Make the Most of Your Extension Services

If there is a particular skill or skills you need to learn but don't have the time or money to take conventional courses, extension services in your area might be available to fill their place.


| January/February 1979



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Whatever the subject or skill that interests you, local extension services may have classes and publications that will help you learn them. 


ILLUSTRATION: VLADGRIN/FOTOLIA

Say you're headin' back to the land and have to pick up a lot of rural survival skills in a hurry. Or maybe you want to learn a new trade to increase your urban earning potential (or to open your own business). Of course, if you have lots of time and/or money you could take a regular university course or apprentice yourself to a master of your chosen craft, but what do you do when you're bucks down and in a big hurry? Just listen up, 'cause there is away: your local and state extension services!

The University Extension

You see, every one of the 50 states has a land-grant university that—in cooperation with the federal government—offers hundreds of short courses, seminars, and workshops on just about any topic you can imagine. Most of these programs are open to anyone who wants to attend them, too, and registration (as well as materials) fees are modest. If you're interested, just figure out what you want to know, and then contact your state's extension service director for a schedule of the subjects offered and class meeting times.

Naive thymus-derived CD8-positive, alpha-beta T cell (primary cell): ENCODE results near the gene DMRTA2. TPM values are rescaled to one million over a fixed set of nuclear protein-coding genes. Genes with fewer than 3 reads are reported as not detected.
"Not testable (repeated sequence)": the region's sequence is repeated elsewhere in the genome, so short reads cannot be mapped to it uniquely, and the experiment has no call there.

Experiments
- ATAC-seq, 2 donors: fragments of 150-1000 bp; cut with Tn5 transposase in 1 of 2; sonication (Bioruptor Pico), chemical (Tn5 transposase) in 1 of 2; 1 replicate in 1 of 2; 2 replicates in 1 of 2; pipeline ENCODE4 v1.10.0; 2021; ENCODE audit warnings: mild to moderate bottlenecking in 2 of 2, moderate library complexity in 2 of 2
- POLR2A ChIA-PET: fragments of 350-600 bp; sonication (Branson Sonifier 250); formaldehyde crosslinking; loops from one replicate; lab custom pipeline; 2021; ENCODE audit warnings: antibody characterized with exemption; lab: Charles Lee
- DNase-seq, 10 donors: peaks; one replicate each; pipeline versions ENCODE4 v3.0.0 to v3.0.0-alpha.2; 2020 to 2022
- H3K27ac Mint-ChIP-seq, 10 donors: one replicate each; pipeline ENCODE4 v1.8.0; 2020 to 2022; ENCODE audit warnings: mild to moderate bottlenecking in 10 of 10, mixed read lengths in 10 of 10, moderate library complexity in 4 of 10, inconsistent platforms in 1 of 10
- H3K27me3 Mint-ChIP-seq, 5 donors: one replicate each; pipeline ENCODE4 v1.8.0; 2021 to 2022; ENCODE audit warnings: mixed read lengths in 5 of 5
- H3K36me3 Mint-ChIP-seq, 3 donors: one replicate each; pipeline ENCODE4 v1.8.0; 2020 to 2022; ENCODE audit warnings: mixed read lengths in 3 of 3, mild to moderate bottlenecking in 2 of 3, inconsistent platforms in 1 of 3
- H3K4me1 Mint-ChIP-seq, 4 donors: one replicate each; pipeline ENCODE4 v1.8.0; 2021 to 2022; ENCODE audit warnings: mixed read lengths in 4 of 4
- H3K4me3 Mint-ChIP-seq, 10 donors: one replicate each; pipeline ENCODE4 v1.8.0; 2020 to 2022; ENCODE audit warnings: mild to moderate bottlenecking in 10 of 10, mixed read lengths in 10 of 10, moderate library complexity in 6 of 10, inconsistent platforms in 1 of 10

Nearby Knowledge

You'll also be glad to know that you won't have to travel to here-and-gone to attend these classes, because extension courses are held in a number of locations throughout every state. So the subjects that you're interested in may be taught in your town hall, in high school classrooms or workshops, or even in empty store buildings!

And, if you can't attend the regular workshops, seminars (or whatever), you might still be able to get the information that you need from some of the state university extension publications. Every extension issues a large number of these pamphlets, fact sheets, instruction manuals (and even books), and the publications cover everything from beekeeping and greenhouse insulation to catfish culture and adobe brick making. Some of these booklets are free-for-the-askin', and others are available for as little as a nickel. Your extension service director's office will gladly supply you with a list of their current publications.

If you happen to live near a state university, you should also take advantage of the on-campus extension offerings. As an example of the subjects covered in these programs, one Midwestern state college schedules courses on beef and dairy cattle, poultry management, crop drying, new farm equipment, and an annual "Day for Women," which actually includes a week of sessions on everything from estate planning to energy conservation in the kitchen.

Technology, Too! 

Technological subjects aren't ignored in the extension service program, either. Many areas offer regular courses in such subjects as auto tune-up and welding, for instance, in which (for a payment of $20 or so) the student can get background training and actual hands-on experience under the sharp eye of a trained instructor. (As an added bonus, you can often—in the tune-up classes—work on your own car while you learn!)





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